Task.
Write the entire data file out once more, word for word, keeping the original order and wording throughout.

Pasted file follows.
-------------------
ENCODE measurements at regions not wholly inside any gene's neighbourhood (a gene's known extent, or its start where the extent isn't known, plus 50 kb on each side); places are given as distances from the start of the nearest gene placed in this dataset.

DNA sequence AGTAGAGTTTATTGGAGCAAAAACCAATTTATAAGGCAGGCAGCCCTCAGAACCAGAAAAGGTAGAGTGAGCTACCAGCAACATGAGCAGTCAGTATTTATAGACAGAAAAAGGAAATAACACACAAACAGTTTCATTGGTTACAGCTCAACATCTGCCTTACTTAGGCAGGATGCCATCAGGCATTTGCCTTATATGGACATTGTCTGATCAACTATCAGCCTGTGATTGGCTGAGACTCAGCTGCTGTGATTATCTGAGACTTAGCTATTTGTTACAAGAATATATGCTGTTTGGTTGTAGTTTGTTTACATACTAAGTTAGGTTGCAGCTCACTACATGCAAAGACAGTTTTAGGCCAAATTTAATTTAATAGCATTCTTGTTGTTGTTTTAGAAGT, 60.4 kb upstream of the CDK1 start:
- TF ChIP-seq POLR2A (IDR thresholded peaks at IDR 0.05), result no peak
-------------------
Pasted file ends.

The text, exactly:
ENCODE measurements at regions not wholly inside any gene's neighbourhood (a gene's known extent, or its start where the extent isn't known, plus 50 kb on each side); places are given as distances from the start of the nearest gene placed in this dataset.

DNA sequence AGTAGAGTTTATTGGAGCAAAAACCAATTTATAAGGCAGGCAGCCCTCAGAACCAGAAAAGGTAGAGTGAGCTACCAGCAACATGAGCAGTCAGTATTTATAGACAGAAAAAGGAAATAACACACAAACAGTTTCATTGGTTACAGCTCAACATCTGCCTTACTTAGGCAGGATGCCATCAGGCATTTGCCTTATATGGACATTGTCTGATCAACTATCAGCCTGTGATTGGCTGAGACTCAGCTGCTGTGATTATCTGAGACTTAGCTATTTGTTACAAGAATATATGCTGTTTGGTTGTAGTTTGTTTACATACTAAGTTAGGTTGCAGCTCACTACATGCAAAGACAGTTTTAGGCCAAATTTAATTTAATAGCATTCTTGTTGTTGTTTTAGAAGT, 60.4 kb upstream of the CDK1 start:
- TF ChIP-seq POLR2A (IDR thresholded peaks at IDR 0.05), result no peak